Diane, who is four years old, is a huge fan of the popular TV character Dora the Explorer. For her birthday, she received four Dora DVDs. Given Diane’s habit of scratching them, her dad has begun to create backup versions. That day, Diane brings home her kindergarten class photo, which was taken by a local photographer. Josee digitizes the photo and sends a copy to Diane’s grandmother.
If Industry Minister Jim Prentice’s Bill C-61 becomes law, all of these copying activities arguably violate the law.
Bill C-61 does not allow users to make backup copies of DVDs. The act of backing up the DVD is an infringement. Moreover, in order to make the backup copy, users must typically circumvent the copy-protection on the DVD, also an act of infringement.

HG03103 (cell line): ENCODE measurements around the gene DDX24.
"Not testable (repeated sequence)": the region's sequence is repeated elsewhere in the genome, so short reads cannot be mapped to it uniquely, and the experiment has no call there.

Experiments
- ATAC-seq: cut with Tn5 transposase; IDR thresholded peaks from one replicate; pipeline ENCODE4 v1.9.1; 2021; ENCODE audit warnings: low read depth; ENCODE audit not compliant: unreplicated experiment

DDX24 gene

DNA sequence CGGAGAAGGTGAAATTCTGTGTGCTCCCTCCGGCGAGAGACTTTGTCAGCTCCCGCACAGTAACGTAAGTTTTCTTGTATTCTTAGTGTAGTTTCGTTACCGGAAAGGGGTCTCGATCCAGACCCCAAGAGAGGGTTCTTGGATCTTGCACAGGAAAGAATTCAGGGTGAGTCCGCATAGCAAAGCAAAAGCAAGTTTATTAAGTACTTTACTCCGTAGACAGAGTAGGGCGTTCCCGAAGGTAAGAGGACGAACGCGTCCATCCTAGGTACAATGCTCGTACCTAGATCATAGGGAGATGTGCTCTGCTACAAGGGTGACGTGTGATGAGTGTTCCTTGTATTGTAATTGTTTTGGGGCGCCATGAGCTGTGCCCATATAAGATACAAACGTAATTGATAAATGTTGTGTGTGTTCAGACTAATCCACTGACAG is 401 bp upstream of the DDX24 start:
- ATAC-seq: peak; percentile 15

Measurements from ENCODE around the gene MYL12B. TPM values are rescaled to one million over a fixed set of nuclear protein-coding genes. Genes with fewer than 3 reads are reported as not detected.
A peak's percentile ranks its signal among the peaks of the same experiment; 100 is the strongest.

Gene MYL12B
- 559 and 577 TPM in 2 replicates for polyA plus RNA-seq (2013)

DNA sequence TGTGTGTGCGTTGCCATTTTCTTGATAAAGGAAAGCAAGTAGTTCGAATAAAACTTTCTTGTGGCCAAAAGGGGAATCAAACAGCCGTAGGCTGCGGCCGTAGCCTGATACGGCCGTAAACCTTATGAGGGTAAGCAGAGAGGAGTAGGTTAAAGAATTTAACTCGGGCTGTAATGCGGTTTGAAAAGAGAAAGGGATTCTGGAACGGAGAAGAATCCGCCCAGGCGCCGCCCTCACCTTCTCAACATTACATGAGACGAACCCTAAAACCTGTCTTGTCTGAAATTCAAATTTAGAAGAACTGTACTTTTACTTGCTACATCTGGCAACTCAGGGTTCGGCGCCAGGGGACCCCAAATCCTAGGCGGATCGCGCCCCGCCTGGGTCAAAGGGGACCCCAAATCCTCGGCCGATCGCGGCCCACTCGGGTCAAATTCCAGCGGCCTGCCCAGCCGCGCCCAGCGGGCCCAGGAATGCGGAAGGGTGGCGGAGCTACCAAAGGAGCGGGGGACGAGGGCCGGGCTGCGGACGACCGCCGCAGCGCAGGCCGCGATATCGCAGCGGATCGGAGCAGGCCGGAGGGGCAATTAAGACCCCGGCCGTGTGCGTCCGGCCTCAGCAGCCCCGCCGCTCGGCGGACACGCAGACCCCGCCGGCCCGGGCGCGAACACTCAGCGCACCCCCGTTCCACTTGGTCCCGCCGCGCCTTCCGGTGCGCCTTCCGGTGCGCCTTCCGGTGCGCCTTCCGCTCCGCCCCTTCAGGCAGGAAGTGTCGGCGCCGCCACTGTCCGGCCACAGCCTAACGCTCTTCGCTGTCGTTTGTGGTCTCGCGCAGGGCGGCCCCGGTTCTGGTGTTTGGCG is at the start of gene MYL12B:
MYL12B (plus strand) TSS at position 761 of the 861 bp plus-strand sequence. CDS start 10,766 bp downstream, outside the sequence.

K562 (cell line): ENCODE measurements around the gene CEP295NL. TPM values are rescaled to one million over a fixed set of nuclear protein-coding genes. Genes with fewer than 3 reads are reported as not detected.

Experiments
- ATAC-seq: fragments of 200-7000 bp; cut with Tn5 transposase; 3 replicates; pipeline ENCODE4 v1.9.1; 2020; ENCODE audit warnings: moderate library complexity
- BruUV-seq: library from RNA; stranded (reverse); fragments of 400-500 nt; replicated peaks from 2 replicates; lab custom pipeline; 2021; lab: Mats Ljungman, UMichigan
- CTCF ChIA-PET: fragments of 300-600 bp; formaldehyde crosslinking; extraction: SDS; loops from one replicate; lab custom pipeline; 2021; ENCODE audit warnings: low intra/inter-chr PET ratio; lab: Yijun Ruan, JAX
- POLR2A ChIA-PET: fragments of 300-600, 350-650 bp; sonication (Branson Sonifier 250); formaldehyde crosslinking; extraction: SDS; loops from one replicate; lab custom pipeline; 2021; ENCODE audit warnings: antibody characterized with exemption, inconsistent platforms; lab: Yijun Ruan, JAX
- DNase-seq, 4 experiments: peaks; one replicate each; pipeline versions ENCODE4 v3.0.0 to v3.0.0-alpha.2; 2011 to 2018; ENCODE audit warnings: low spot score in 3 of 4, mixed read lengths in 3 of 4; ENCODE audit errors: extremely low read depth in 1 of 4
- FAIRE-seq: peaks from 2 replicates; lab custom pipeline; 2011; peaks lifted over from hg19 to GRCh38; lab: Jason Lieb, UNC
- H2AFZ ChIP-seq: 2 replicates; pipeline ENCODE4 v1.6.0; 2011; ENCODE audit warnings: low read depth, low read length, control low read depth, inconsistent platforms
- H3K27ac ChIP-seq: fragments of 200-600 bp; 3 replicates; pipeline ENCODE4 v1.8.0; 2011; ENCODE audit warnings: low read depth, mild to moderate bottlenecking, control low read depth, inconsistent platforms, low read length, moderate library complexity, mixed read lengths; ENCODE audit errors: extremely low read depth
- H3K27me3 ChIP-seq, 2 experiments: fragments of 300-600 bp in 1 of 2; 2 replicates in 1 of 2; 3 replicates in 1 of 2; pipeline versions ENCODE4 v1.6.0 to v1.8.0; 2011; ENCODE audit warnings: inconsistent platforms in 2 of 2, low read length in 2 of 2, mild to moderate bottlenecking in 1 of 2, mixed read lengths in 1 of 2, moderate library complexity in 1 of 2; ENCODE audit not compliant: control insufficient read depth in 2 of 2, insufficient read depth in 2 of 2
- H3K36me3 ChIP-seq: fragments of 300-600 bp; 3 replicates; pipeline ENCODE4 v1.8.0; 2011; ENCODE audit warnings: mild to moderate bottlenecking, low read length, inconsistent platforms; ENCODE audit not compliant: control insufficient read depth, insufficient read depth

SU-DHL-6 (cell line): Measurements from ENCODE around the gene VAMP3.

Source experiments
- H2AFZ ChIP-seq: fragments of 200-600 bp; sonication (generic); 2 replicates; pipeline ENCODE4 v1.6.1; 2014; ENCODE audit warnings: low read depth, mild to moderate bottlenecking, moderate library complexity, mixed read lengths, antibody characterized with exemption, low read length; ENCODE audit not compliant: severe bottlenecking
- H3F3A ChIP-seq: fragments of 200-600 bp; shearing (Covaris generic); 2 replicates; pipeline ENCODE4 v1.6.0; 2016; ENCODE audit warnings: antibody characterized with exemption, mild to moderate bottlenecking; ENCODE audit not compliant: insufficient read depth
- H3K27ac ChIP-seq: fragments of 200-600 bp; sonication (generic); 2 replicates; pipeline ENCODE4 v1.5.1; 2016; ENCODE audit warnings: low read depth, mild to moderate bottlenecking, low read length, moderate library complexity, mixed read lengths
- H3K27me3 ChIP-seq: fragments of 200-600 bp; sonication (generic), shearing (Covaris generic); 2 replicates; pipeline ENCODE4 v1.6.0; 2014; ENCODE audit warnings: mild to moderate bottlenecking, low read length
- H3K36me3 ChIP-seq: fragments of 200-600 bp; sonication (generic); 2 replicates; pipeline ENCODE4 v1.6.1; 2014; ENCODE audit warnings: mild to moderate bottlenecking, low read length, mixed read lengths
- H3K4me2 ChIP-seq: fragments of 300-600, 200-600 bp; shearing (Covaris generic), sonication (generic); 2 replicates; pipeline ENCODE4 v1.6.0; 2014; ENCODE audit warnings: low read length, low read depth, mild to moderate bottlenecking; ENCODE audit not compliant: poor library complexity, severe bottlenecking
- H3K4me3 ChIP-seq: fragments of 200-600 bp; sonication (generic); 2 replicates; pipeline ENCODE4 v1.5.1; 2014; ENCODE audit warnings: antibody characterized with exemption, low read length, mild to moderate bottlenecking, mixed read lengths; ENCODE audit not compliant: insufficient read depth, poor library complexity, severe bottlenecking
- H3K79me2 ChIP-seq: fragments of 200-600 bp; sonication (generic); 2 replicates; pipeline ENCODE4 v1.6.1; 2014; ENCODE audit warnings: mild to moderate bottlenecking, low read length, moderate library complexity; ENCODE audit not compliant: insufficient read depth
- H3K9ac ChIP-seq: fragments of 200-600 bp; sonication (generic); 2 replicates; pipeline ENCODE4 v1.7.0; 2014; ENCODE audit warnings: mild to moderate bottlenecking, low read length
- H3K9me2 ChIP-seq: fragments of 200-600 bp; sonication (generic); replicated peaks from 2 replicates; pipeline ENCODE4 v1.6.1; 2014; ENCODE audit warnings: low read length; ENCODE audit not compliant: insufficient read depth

For decades, Canadian copyright law has vested copyright in commissioned photographs – like school photographs – in the person who commissions the photo. Bill C-61 reverses that practice so that copyright now belongs to the photographer. (repeal of Section 13.2) Assuming the photograph came with an all rights reserved restriction, the act of distributing the digitized photo to Diane’s grandmother now violates the law. (Section 29.21 (1)(e))